06 October 2017
A paper published online by the Journal of Neuropsychology has been reported by the Daily Mail.
Small mistakes in daily tasks may be an early warning of dementia
The paper, ‘Everyday Task Knowledge and Everyday Function in Dementia’, looks at a sample of healthy adults and individuals with Alzheimer’s diseases or Parkinson’s disease to explore the relations between everyday action knowledge and everyday function in these groups.
It is written by a team from Temple University in Philadelphia and the tasks studied included making a breakfast of jam on toast with a cup of coffee, packing a lunch for a child and wrapping a present.
One of the paper’s authors, Dr Tania Giovannetti, told the Mail:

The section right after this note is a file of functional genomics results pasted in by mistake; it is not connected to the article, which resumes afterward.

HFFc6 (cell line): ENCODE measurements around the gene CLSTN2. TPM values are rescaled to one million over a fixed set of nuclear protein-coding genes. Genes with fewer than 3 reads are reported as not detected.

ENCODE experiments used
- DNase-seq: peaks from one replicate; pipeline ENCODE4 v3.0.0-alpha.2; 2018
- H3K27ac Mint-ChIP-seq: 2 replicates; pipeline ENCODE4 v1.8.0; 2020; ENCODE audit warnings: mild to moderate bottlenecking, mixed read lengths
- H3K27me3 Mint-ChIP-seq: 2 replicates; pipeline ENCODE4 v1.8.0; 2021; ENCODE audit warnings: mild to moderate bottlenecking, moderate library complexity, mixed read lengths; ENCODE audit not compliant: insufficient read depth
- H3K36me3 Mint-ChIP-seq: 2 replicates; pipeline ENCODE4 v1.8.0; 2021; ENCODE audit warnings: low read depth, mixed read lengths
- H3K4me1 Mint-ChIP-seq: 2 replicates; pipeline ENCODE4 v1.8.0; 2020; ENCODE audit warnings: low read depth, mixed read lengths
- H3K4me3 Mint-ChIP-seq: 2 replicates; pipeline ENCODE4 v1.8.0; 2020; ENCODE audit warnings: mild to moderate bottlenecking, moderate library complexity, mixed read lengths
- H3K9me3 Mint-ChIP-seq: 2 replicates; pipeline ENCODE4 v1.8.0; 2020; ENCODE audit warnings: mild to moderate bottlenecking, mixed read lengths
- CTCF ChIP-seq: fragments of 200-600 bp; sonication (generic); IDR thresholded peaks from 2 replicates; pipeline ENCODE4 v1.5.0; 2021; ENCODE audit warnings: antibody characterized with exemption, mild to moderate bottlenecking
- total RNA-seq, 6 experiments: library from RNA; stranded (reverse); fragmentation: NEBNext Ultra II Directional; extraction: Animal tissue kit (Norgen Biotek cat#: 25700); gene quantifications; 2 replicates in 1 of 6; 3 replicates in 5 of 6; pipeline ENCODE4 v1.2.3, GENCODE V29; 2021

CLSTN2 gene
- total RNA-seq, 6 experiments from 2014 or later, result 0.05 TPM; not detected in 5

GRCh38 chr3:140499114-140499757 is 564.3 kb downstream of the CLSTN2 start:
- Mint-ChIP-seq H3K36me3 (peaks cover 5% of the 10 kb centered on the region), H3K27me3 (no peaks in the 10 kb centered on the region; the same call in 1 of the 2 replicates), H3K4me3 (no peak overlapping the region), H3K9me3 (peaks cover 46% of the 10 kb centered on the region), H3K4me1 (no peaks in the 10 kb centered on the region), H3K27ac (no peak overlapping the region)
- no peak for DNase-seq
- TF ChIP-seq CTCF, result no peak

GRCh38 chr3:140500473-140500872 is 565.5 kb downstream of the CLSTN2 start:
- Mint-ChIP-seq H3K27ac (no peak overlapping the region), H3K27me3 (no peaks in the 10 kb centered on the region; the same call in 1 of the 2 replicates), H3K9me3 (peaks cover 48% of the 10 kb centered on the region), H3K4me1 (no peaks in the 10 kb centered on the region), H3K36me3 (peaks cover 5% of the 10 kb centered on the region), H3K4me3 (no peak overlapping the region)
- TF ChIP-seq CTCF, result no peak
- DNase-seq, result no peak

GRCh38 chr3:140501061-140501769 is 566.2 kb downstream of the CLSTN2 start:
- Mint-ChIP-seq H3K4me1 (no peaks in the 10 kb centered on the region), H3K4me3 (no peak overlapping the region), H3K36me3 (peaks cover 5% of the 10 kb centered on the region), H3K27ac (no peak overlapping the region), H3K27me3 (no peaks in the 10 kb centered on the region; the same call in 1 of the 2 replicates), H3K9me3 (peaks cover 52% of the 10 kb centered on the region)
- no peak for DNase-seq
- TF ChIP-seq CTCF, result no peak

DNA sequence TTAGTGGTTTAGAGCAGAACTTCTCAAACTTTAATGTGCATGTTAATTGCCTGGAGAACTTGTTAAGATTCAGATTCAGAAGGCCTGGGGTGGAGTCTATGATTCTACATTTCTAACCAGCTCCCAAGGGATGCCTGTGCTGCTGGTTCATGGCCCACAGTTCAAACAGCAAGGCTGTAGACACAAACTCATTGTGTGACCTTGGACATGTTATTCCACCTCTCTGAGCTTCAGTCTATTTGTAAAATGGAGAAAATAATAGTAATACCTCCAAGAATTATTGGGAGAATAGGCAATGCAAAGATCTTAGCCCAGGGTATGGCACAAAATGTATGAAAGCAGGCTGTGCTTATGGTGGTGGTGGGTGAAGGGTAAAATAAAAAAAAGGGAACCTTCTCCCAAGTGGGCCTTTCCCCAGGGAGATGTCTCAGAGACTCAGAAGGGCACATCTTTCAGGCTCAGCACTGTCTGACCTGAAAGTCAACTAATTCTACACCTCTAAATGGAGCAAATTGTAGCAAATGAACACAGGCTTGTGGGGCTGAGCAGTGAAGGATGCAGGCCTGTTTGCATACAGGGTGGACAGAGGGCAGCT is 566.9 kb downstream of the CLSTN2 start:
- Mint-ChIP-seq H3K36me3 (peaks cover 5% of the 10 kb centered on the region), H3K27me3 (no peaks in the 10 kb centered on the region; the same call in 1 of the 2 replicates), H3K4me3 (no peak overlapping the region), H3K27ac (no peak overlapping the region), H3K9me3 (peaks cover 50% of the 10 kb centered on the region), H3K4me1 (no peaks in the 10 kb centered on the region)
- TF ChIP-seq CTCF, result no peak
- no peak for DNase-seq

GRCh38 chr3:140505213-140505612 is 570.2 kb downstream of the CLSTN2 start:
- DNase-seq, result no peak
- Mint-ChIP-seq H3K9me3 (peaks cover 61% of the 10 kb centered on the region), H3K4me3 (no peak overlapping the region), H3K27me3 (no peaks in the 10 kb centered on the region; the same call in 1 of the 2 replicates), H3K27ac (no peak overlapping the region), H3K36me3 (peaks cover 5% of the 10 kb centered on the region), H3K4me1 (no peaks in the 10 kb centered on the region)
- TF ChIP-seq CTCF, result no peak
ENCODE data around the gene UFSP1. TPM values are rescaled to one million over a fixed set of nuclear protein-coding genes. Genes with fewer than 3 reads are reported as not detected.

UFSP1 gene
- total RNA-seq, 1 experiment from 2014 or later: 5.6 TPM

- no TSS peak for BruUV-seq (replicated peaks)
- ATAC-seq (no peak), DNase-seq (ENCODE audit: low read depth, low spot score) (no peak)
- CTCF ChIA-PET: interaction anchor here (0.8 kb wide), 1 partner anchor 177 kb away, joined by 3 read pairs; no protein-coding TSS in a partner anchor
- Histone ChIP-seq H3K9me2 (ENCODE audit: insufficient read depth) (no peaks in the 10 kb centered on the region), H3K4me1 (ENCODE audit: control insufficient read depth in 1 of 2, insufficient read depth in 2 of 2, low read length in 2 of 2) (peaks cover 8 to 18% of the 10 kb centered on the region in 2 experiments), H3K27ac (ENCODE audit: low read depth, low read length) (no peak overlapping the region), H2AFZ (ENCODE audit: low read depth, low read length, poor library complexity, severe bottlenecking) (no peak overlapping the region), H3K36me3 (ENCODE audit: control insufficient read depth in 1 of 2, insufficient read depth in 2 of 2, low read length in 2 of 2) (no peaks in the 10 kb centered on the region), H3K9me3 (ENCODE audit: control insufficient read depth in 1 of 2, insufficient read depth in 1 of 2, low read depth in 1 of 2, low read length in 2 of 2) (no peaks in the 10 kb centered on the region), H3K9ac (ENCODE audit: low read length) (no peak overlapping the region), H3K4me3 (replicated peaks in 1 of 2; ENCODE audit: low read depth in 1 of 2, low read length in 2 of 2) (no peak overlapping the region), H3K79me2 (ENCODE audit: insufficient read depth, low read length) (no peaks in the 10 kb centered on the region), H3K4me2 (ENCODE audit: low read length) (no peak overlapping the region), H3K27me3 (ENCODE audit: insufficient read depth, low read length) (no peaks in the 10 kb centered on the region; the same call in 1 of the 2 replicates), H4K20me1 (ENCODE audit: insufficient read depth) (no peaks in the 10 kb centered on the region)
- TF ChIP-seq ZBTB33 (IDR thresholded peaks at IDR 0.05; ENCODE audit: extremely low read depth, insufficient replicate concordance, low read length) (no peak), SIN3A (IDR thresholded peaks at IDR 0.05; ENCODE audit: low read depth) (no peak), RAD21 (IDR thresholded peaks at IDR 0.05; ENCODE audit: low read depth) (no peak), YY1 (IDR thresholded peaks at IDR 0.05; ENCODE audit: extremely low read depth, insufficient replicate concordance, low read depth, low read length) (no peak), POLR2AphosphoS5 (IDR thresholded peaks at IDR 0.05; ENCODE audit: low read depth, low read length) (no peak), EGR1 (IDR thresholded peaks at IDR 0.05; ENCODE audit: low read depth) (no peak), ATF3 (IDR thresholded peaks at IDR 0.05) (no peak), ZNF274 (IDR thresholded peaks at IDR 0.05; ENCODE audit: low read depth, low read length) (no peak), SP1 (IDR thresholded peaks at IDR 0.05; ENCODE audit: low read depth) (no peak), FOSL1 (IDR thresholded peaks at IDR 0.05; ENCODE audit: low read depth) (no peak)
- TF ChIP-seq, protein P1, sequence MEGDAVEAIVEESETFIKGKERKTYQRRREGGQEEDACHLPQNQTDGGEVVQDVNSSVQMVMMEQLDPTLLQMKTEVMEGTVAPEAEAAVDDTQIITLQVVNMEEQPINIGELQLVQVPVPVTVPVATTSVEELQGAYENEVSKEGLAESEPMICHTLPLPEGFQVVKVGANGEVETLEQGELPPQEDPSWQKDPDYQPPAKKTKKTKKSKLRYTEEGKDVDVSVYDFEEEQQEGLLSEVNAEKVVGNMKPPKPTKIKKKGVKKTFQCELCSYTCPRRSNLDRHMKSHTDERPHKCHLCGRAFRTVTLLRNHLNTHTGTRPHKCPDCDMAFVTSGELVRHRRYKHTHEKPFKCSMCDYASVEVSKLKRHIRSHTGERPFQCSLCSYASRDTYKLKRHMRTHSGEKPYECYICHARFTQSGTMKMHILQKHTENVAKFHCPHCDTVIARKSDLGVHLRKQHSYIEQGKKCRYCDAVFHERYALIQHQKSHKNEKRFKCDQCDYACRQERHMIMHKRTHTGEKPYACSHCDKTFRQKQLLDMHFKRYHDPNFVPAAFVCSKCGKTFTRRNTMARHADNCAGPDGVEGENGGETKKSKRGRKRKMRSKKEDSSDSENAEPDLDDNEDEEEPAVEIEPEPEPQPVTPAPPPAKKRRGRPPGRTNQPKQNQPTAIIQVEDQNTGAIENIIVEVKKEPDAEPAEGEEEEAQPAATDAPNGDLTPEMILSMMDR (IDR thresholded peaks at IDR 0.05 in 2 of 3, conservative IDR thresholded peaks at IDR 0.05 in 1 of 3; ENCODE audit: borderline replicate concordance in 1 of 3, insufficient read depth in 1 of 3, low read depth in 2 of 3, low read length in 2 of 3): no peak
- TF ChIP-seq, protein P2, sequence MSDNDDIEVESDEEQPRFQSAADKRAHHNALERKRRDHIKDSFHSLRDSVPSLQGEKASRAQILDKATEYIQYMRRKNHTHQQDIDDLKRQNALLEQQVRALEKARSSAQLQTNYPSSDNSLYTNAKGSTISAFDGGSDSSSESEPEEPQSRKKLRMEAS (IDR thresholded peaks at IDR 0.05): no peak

"Early on, we can look at very subtle errors called 'micorerrors'.
"When we compare healthy agers to young people, there are more microerrors in healthy older adults than young adults, and they're associated with memory problems and cognitive changes.
"Healthy agers reach out to objects inefficiently, they touch them when they don't need to, they make all these extra little actions.
"We think that might be the beginning of a problem. If you have more of those, then you are more vulnerable to decline in future.
"It's really too early on to say if there's a problem but those subtle little signs might be something to keep an eye on."
You can read the full report on the Daily Mail website.